In 1948, when the Arab League declared war on Israel, no one imagined that six decades later American universities would become its overseas agency. Yet campus incitement against Israel has been growing from California to the New York Island. A conference at Harvard next week called “Israel/Palestine and the One-State Solution” is but the latest aggression in an escalating campaign against the Jewish state.

The sequence is by now familiar: Arab student groups and self-styled progressives organize a conference or event like “Israeli Apartheid Week,” targeting Israel as the main problem of the Middle East. They frame the goals of these events in buzzwords of “expanding the range of academic debate.” But since the roster of speakers and subjects makes their hostile agenda indisputable, university spokespersons scramble to dissociate their institutions from the events they are sponsoring. Jewish students and alums debate whether to ignore or protest the aggression, and newspapers fueling the story give equal credence to Israel’s attackers and defenders.

A featured speaker at Harvard’s conference is Ali Abunimah, creator of the website Electronic Intifada, who opposes the existence of a “Jewish State” as racist by virtue of being Jewish. A regular on this circuit, he also keynoted a recent University of Pennsylvania conference urging “Boycott, Divestment, and Sanctions” (BDS) of, from and against Israel. Ostensibly dedicated to protecting Palestinian Arabs from Israeli oppression, BDS has by now achieved the status of an international “movement,” some of whose branches exclude Israeli academics from their journals and conferences.

But the economic war on Israel did not start with BDS. In 1945, before the founding of Israel, the Arab League declared a boycott of “Jewish products and manufactured goods.” Ever since, the Damascus-based Central Boycott Office has tried to enforce a triple-tiered boycott prohibiting importation of Israeli-origin goods and services, trade with any entity that does business in Israel, and engagement with any company or individual that does business with firms on the Arab League blacklist. Although the U.S. Congress took measures to counteract this boycott, and the Damascus Bureau may be temporarily preoccupied on other fronts, the boycott momentum has been picked up by Arab students and academics.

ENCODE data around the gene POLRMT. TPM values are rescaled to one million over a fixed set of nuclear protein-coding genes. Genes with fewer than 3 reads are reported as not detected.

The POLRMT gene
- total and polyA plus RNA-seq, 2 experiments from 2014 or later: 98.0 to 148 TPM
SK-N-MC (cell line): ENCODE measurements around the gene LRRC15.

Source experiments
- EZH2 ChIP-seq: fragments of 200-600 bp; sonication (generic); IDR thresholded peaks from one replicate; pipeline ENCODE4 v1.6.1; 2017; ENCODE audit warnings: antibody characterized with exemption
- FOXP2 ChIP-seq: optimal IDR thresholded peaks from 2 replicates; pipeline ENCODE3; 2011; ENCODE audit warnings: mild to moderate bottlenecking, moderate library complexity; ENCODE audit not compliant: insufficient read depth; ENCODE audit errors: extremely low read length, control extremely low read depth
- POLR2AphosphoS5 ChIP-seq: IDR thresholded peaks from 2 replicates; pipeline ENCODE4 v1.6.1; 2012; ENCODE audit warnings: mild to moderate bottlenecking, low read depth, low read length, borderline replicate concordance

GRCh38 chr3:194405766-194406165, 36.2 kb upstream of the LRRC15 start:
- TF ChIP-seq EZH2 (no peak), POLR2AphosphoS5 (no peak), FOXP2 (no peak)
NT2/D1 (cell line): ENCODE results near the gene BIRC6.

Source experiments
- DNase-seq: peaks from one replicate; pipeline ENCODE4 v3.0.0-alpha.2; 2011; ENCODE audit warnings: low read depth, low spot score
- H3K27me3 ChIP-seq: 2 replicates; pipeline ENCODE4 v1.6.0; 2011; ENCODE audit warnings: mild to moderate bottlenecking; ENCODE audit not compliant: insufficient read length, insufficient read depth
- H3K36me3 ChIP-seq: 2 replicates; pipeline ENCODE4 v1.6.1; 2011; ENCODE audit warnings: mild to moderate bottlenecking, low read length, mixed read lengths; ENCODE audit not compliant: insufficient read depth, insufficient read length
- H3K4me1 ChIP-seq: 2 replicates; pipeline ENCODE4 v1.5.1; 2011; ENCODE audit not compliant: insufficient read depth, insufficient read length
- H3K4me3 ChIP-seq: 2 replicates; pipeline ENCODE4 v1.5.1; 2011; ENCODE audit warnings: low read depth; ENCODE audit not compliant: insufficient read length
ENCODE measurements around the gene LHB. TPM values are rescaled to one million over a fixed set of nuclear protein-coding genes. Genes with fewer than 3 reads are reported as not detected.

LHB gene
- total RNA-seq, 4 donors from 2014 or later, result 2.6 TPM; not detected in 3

Freedom of speech grants all Americans the right to prosecute the verbal war against Israel. But let’s differentiate toleration from abetting. Harvard may tolerate smoking, but its medical school wouldn’t sponsor a conference touting the benefits of cigarettes because doctors have learned that smoking is hazardous to health. The avowed mission of the Harvard Kennedy School of Government, host of the upcoming conference, “is to strengthen democratic governance around the world by preparing people for public leadership and by helping to solve problems of public policy.” How farcical that instead of seeking to strengthen democratic governance, its students hijack its forum for “studying” how to destroy the hardiest democracy in the Middle East.

The pattern of anti-Israel attack, administrative embarrassment, Jewish confusion, and media exploitation of the story will continue until all parties realize that the war against Israel is fundamentally different from biases to which it is often compared. Once Americans acknowledged the evils of their discrimination against African-Americans, they abjured their racism and tried through affirmative action to compensate for past injustice. Arab and Muslim leaders have done the opposite. Having attempted to deny Jews their right to their one country, they accused Jews of denying Arabs their 22nd. After losing wars on the battlefield, they prosecuted the war by other means.

Students who are inculcated with hatred of Israel may want to express their national, religious or political identity by urging its annihilation. But universities that condone their efforts are triple offenders—against their mission, against the Jewish people, and perhaps most especially against the maligners themselves. Smoking is less fatal to smokers than anti-Jewish politics is to its users. Remember Hitler’s bunker.